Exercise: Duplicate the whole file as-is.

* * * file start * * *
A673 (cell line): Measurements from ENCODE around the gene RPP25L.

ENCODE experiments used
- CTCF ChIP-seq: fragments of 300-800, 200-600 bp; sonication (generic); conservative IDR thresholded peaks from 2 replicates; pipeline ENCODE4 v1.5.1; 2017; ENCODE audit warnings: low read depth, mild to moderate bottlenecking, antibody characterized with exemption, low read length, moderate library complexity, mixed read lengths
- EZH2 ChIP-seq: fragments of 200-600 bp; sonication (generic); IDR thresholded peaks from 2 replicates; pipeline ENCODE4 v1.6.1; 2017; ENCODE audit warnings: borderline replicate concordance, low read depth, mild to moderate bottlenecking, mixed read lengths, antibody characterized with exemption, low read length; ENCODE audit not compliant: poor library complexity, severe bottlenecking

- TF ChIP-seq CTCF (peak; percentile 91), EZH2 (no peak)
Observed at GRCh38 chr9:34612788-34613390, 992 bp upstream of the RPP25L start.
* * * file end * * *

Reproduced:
A673 (cell line): Measurements from ENCODE around the gene RPP25L.

ENCODE experiments used
- CTCF ChIP-seq: fragments of 300-800, 200-600 bp; sonication (generic); conservative IDR thresholded peaks from 2 replicates; pipeline ENCODE4 v1.5.1; 2017; ENCODE audit warnings: low read depth, mild to moderate bottlenecking, antibody characterized with exemption, low read length, moderate library complexity, mixed read lengths
- EZH2 ChIP-seq: fragments of 200-600 bp; sonication (generic); IDR thresholded peaks from 2 replicates; pipeline ENCODE4 v1.6.1; 2017; ENCODE audit warnings: borderline replicate concordance, low read depth, mild to moderate bottlenecking, mixed read lengths, antibody characterized with exemption, low read length; ENCODE audit not compliant: poor library complexity, severe bottlenecking

- TF ChIP-seq CTCF (peak; percentile 91), EZH2 (no peak)
Observed at GRCh38 chr9:34612788-34613390, 992 bp upstream of the RPP25L start.